While studying Tuberculosis in 1949, Dr. H. Sherwood Lawrence (prior Head of Infectious Diseases and Immunology of New York University, 1959–2000) discovered that he could ”transfer“ a positive immune response from a recovered donor to a na誰ve recipient, someone who had never encountered tuberculosis. At the time, Lawrence used white blood cells as the source of transfer factor from human donors to lucky patients via intravenous administration. Although transfer factor was hailed as a major discovery by researchers and scientists around the world, penicillin took center stage as Western medicine's panacea, a ”cure-all“ to sickness and infection. No one can argue the role antibiotics have played in battling disease. At the same time, more professionals than ever are concerned about their effectiveness as germs get smarter. Antibiotics replace the immune system, rather than strengthen it. For this reason, people are looking for alternative ways to support and promote their immune response. Since Lawrence's ground-breaking life work, thousands of scientific studies have explored the effectiveness of the immune system molecule, transfer factor. And over the last twenty years, three major immunological discoveries have revolutionized transfer factor science:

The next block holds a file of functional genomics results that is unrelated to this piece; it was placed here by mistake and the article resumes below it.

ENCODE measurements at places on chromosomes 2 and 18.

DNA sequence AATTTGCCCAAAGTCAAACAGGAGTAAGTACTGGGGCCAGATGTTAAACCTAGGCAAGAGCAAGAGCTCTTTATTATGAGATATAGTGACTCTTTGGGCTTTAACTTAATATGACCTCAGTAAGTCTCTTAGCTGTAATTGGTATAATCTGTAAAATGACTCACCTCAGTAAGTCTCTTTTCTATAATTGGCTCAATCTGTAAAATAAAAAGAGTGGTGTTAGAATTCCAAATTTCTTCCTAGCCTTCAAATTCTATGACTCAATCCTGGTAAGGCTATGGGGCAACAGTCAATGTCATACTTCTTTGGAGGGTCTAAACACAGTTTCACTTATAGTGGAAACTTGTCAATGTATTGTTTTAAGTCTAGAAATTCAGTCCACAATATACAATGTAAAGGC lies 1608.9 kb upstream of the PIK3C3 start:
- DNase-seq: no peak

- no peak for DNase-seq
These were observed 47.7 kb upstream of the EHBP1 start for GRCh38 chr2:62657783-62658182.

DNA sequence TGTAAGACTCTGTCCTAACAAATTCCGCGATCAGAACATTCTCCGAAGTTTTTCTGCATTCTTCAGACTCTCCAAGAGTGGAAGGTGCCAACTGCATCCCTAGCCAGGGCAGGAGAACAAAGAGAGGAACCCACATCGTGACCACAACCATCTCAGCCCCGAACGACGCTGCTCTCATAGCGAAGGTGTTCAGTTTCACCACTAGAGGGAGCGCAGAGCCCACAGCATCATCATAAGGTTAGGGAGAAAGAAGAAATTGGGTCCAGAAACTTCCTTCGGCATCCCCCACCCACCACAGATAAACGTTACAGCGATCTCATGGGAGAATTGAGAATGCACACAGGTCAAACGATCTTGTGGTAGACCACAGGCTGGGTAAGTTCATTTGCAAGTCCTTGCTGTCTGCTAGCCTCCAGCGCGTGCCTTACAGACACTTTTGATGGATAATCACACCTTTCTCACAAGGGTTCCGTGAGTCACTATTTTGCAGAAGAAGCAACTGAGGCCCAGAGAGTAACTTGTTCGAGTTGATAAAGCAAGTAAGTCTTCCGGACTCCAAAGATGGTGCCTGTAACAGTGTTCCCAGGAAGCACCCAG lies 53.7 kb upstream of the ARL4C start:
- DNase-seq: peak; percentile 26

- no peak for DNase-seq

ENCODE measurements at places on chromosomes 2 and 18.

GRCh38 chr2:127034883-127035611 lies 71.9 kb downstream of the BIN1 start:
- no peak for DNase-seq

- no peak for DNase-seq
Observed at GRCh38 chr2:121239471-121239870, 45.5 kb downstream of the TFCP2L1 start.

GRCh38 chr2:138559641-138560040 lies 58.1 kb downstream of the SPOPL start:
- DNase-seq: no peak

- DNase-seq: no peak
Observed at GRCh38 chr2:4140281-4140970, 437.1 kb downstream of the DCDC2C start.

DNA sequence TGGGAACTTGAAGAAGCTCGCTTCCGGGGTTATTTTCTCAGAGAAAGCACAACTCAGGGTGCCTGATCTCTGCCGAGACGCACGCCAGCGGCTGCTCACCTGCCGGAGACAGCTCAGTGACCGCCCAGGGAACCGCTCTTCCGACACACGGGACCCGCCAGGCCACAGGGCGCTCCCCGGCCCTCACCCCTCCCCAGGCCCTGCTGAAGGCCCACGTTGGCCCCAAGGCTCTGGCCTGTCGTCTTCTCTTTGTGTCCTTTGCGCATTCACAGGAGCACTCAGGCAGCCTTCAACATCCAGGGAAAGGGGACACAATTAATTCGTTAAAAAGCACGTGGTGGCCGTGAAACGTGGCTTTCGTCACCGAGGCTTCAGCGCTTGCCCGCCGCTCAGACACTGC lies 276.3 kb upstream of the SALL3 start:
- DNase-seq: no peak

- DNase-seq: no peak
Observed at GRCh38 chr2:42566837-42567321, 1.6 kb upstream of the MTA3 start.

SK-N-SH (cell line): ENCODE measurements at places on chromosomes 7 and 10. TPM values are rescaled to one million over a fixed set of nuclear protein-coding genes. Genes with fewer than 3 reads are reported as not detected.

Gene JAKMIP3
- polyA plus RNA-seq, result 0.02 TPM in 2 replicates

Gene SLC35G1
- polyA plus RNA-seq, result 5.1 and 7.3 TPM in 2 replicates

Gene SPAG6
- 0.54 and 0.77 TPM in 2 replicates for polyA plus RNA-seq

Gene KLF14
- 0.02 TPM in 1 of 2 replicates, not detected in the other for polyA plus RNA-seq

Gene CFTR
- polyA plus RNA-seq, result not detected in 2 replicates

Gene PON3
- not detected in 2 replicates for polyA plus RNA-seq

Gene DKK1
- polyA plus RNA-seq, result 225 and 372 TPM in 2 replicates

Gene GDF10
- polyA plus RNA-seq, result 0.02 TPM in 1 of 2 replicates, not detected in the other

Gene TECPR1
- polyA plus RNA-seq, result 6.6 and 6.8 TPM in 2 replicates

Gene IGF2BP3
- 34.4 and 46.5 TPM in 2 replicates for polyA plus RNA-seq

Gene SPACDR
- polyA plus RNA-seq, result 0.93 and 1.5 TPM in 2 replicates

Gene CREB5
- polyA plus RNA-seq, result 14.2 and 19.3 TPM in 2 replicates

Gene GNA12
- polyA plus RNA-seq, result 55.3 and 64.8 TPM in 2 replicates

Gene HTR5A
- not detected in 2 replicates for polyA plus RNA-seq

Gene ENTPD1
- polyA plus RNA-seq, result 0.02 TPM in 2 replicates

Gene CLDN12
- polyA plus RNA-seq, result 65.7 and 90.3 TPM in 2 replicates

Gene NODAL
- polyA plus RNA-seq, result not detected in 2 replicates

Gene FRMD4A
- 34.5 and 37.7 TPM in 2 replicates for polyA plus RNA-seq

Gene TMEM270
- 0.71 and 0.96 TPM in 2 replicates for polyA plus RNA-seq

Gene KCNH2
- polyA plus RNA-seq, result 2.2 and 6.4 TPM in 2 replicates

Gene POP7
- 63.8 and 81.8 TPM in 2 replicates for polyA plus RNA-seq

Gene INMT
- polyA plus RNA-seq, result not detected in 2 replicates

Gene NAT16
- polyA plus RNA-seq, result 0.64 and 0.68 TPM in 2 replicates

n the early days of transfer factor therapy, donors were human, and transfer factor was received via injection. It wasn't until the 1980s that medical science discovered the efficacy and compatibility of animal-sourced transfer factor. Today, we know that unlike antibodies, transfer factor is cross-species compatible. This means that its benefit is universal. As a result, we can profit from the transfer factor of animals with heroic (resilient) immune systems.
Oral Consumption: Delivery
Transfer factor science has come a long way since its intravenous beginning. In the 1980s, it was discovered that transfer factor is orally transmissible, which makes sense because it's passed from mother to child through colostrum, a mother's first milk. A wide range of studies conducted over the past two decades now underscore the efficacy of orally consumed transfer factor.
Scientists have only recently developed the techniques needed to extract and concentrate transfer factor molecules for optimal potency. For example, although traces of transfer factor exist in colostrum, they must be isolated and purified for ideal results.
Heroic Immune Systems = Potent Transfer Factor